Friday, July 11, 2008

Fair fun

Despite some rottenish weather today (steady rain all morning that became spottier but still wet this afternoon), the kiddo and I kept our date to join some friends at the county fair. Now, I am a fair girl from way back. Love me some fair/carnival type action, oh yeah. Growing up on a farm, fair season was a Big Deal every summer. We'd take our sheep to show (both through 4-H and in "open" shows) at three or four fairs most summers. We happened to belong to the 4-H Sheep Club of the same county that hosted the NJ State Fair, which meant that we didn't have a separate county fair, just our county shows held earlier in the week of the State Fair each year.

During State Fair week, we pretty much lived at the fairgrounds. (I say "week" but it actually ran ten days long, and we were there for each of those ten days.) It really was a fantastic experience, at least in my "we know I was never, ever cool anyhow" opinion. We'd arrive at the fairgrounds with the first light, well before the fair opened to the general public. We'd work in the barns from morning 'til late in the night, busting ours back showing our animals all day, then wandering the midway in the evenings after the day's shows were done. Our background noise went from just the sounds of the animals waking up to the roar of the cars on the speedway in the middle of the fairgrounds all day to the concerts in the grandstand in the evenings. (The year the Charlie Daniels band played a couple of shows, my dad went nuts. We heard The Devil Went Down to Georgia several times, live, that day...) We got to know the vendors of our favorite foods (to this day, the Korean BBQ stand, the stand that sold french fries and pierogies and the lemonade/Italian ice stand are near and dear to my heart) and they'd let us cut the lines and even give us discounts or freebies every now and again. The best night of all was the night that any 4-Her could ride any ride on the midway for free. We'd go crazy that night, stuffing ourselves on funnel cake and popcorn before riding all the rides, over and over again. I'm proud to say that I was never one of the kids who barfed on 4-H night, riding the rides. I'm less proud to say that unfortunately, I was seated near kids who did a couple of times. Good thing being at the fair meant always having a change of clothes, as well as access to showers in the one restroom facility...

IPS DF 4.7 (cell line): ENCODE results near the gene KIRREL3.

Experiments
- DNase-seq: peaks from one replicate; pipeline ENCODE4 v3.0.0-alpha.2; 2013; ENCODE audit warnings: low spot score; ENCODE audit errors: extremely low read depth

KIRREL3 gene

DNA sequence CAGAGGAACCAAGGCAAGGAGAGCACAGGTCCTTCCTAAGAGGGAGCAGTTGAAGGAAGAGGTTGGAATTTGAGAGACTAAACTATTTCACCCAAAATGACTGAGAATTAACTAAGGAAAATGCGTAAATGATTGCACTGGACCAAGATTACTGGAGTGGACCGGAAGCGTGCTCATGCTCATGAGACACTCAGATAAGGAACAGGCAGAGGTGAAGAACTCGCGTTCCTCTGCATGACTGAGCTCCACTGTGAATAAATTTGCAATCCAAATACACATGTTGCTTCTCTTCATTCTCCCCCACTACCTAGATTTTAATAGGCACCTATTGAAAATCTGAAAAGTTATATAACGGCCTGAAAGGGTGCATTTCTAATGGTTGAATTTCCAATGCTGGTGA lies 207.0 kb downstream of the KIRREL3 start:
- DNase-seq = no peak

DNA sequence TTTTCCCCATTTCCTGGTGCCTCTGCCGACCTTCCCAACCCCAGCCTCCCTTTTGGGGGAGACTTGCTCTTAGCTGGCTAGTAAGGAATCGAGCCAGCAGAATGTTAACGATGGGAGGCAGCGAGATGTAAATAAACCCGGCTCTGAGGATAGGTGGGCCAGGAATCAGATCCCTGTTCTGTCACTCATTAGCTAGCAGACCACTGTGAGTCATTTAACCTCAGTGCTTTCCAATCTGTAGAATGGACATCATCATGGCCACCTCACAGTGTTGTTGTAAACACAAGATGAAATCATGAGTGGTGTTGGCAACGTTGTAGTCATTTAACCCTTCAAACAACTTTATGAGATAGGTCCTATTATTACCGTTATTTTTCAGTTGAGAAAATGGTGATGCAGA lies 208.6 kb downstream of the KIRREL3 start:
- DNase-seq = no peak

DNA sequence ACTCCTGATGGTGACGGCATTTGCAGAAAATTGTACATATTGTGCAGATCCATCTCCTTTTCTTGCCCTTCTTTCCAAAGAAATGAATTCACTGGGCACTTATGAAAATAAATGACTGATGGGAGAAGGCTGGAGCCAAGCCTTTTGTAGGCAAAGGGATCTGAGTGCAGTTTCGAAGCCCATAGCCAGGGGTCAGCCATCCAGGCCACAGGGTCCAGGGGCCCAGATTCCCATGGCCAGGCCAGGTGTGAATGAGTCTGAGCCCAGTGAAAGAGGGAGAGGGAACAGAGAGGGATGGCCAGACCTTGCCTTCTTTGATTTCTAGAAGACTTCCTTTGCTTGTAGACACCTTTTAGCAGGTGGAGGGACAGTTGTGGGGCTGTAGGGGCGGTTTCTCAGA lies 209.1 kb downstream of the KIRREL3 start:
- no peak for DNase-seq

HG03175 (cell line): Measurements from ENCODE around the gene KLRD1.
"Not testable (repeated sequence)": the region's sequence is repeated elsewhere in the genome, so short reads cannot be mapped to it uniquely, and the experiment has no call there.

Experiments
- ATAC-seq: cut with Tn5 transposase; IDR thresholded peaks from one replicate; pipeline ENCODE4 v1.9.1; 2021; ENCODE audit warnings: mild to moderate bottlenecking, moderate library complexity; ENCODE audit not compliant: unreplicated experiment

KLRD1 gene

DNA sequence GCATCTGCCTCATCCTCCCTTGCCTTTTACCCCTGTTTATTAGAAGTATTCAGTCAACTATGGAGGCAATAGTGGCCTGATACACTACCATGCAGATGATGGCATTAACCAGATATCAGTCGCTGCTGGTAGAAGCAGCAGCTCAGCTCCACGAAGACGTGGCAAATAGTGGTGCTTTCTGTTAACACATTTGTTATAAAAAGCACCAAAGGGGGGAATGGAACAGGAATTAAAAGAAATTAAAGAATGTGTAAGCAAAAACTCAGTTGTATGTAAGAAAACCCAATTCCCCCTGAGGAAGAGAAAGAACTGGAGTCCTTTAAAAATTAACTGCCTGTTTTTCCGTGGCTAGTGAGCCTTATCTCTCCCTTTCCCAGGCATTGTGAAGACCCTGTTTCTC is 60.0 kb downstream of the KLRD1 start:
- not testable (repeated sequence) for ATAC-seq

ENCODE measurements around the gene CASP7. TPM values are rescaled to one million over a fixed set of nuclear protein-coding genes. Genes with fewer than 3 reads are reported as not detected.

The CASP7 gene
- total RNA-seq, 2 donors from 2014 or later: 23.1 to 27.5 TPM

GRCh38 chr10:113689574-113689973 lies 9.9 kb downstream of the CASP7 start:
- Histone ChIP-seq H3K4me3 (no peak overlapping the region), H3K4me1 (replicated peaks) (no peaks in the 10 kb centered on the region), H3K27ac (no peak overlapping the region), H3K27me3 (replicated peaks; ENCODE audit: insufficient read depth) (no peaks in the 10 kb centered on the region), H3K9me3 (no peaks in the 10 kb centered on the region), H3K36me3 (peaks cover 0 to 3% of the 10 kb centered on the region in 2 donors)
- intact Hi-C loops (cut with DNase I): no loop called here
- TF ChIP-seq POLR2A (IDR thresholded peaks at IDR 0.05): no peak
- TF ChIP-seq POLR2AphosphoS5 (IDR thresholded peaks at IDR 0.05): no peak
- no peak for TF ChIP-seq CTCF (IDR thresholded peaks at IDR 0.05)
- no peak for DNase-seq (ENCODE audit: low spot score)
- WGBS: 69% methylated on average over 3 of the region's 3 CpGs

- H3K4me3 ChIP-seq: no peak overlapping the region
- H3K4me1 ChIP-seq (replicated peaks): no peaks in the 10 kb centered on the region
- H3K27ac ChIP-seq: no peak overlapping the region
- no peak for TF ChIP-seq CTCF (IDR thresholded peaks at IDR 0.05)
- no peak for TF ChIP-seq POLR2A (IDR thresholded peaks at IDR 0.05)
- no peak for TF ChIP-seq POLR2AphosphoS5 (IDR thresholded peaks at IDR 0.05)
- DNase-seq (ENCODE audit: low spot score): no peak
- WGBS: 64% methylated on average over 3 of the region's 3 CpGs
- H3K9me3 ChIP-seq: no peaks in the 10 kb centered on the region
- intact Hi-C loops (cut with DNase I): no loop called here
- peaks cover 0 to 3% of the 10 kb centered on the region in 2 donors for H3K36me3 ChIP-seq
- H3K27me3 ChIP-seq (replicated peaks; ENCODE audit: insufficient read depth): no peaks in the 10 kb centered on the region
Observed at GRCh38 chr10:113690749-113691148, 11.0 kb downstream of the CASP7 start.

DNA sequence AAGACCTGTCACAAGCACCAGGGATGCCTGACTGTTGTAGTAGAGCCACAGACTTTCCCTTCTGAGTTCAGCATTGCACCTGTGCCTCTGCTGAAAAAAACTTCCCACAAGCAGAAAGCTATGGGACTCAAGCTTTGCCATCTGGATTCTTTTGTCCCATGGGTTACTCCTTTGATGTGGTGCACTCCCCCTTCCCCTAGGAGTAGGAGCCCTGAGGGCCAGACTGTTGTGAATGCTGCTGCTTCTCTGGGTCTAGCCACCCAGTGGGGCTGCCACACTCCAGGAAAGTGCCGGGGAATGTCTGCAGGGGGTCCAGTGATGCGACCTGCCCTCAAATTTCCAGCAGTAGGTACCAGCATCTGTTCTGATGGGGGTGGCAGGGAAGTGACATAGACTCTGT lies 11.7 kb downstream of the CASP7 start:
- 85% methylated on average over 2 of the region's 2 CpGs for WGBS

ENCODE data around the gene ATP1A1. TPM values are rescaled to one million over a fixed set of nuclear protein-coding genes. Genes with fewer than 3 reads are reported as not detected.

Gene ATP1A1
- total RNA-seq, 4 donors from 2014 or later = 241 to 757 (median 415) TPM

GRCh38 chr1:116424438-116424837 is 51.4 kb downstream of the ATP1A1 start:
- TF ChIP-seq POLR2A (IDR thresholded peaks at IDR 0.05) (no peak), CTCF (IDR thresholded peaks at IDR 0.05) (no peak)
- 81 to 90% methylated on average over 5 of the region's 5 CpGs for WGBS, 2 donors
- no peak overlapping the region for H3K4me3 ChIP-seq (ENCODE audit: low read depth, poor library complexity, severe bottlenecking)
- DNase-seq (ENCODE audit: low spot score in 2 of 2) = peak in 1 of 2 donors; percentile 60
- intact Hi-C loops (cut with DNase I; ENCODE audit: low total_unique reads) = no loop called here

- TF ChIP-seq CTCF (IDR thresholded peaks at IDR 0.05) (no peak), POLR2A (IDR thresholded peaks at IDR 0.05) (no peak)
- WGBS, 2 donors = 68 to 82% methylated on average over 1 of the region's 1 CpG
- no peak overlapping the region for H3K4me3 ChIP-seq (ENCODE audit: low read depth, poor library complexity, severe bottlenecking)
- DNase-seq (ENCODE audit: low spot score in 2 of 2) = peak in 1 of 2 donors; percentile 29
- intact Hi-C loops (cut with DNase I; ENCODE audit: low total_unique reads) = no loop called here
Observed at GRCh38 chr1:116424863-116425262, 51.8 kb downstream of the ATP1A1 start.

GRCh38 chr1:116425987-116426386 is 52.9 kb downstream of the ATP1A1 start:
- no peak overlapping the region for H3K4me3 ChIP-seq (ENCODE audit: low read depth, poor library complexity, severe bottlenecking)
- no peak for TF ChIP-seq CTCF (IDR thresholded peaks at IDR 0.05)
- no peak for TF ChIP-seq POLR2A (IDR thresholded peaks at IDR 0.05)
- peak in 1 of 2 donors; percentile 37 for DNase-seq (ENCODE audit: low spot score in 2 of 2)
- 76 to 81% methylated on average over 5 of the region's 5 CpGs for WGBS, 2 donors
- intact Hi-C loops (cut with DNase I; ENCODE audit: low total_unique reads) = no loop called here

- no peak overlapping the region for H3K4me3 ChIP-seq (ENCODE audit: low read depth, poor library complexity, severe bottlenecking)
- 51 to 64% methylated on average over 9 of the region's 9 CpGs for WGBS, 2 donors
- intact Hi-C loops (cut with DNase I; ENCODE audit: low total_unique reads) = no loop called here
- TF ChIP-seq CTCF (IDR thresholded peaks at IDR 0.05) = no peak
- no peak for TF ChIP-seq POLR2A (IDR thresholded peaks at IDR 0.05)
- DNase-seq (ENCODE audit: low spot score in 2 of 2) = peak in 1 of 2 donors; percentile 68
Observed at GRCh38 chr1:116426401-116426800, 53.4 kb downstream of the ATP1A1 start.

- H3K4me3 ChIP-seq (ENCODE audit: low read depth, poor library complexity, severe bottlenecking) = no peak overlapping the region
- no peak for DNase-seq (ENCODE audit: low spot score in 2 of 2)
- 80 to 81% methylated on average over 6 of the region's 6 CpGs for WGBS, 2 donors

Besides our sheep shows - county, state and open, showmanship and market lamb, there were extra competitions too, my favorites being the Round Robin, the state Square Dancing competition, and a little something called Shepherd's Lead. Round Robin was